On teaching days I focus just on writing/revising and work out around my class schedule.

 

 

yes boss

I have a book idea in my brain its been a while,if I write it and publish it as ebook will it cost me much? :smile:

 

If you want to publish your work yourself as a Kindle ebook or whatnot, it's actually completely free  :smile:. However, most indie authors I know do pay someone to edit their work or help design an attractive cover, which helps boost sales.

 

And as kimberlyderting points out, traditional publishing is always free (except for postage, of course, but most publishers go the email route these days).



#6 Athena

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Posted 02 October 2013 - 07:49 AM

Thanks for your answers, really interesting :)!



#7 BryonyPearce

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Posted 02 October 2013 - 12:16 PM

I have no typical writing day.  I have two small children so I have to fit writing in around them.  I never use a daily target / word count as that way lies insanity and depression.  I do however, try and say to myself 'I want to get to the end of this scene / paragraph etc.'

That said, Riley (my youngest) just started school, which gives me more solid time, which I'm trying to organise sensibly.  I tend to write best when I'm in the mood though, which can be anytime from first thing to midnight. 

It'll be interesting to see how I develop with all these full days - maybe I'll settle into more of a routine.



#8 BryonyPearce

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Posted 02 October 2013 - 12:17 PM

If you are thinking of writing and publishing as an ebook I would still recommend using an editing service such as SmartQuill.  There are so many self-published ebooks now that maintaining quality is more important than ever.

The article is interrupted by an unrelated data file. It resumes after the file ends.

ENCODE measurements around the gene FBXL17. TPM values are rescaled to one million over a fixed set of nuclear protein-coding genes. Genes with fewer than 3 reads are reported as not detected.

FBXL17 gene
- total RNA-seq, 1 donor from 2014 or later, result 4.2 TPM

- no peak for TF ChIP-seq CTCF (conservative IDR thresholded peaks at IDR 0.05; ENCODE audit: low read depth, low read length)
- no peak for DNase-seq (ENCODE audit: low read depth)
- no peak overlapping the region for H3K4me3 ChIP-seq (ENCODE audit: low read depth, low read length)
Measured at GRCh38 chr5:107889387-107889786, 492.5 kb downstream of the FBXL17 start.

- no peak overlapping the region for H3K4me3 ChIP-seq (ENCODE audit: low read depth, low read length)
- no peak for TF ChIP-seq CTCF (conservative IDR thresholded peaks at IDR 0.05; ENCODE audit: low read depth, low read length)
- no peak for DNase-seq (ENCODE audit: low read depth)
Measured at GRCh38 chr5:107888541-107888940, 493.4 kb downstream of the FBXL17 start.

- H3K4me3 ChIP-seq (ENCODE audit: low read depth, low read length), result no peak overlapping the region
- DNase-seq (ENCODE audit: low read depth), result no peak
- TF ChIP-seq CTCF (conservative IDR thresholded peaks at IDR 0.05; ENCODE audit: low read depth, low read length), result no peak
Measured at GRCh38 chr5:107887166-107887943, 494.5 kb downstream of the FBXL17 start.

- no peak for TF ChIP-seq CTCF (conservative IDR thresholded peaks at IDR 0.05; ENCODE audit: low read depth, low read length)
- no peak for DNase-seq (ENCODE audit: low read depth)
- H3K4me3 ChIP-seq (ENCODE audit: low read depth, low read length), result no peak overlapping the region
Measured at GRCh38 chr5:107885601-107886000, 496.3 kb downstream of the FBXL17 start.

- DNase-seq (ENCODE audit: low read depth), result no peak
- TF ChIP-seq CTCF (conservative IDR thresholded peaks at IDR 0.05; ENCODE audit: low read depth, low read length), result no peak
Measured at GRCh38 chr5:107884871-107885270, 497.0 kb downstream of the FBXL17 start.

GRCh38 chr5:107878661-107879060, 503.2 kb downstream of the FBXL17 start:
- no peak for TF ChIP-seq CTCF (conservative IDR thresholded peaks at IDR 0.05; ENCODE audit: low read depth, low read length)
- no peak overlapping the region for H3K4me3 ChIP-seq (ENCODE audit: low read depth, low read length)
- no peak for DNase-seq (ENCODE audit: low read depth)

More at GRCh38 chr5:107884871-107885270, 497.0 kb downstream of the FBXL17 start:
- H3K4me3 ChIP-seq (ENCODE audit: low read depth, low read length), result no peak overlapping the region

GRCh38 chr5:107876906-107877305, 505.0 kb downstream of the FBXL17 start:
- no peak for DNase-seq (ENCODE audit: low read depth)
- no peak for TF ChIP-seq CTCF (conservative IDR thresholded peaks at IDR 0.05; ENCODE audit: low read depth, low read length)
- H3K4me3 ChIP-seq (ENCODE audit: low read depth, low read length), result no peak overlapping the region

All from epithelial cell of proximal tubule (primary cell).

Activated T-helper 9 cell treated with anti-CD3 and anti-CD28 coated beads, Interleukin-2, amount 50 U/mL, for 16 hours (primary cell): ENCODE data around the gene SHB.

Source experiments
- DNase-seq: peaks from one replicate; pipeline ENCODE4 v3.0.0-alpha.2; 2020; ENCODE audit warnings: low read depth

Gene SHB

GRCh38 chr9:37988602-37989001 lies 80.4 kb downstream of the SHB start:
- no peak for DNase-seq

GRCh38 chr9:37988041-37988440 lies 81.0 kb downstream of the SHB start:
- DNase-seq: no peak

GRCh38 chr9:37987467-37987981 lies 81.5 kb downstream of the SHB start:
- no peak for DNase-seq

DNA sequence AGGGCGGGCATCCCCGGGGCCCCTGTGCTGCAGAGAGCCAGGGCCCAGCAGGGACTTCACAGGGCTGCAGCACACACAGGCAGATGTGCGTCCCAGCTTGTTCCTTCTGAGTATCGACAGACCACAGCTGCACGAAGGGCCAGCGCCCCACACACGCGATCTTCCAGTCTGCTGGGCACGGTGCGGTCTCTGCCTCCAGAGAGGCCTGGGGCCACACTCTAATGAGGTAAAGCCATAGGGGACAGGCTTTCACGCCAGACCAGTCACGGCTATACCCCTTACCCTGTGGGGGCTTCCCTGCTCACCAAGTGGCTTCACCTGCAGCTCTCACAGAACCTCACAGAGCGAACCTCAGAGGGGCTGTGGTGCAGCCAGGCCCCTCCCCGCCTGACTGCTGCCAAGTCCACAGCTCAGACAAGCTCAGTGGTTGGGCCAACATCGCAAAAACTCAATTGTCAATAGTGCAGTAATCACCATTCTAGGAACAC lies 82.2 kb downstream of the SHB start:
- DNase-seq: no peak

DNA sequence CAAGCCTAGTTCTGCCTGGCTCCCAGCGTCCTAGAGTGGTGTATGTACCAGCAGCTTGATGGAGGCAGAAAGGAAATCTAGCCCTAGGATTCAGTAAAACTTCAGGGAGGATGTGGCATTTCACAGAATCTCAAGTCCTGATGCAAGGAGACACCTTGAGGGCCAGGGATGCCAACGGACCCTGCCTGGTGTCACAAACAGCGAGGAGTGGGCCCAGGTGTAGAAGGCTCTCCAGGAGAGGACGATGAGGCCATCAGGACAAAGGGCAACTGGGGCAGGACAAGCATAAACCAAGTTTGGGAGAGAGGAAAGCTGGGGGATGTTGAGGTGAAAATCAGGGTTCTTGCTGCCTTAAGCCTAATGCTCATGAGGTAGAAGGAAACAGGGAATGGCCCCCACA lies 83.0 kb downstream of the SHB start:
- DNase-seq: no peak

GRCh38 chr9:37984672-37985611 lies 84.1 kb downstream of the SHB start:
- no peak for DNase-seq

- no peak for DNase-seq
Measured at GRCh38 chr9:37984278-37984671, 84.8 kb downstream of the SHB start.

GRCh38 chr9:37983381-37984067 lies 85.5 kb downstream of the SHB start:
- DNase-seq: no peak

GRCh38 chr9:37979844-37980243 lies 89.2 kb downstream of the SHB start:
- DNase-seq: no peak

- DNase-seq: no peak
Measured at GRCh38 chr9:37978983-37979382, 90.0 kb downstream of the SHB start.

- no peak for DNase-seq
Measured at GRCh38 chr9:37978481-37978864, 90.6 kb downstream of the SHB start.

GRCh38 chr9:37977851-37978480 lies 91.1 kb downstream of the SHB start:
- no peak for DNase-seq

#9 saskatoonauthor

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Posted 04 October 2013 - 10:22 AM

I live in Canada - I have a day job. First rule of being a published author: don't quit your day job because the vast majority of us don't earn out on our advance on royalties. I go to work at 6AM. I am up at 3AM to write for two hours each day. I do this every day. That's the other thing about getting published - you have to write every day because if you don't, you won't. Let's say you finally complete your manuscript. Cool. Now sit down and write it again after you've printed it off and gone through it with a fine toothed comb. Once that's done, you've got a second draft. Now get a group of beta readers - two or three - people who are not family members or friends - people who will be objective. Give them your manuscript. Then after a couple of months take a look at their notes and recommendations. Now take a look at your manuscript. What can you change? What should you change? Are you showing and not telling? Are there grammatical and punctuation errors littered throughout? Fix them all. Then when you are completely satisfied that it is a clean story, you need to draft a query letter and find an agent.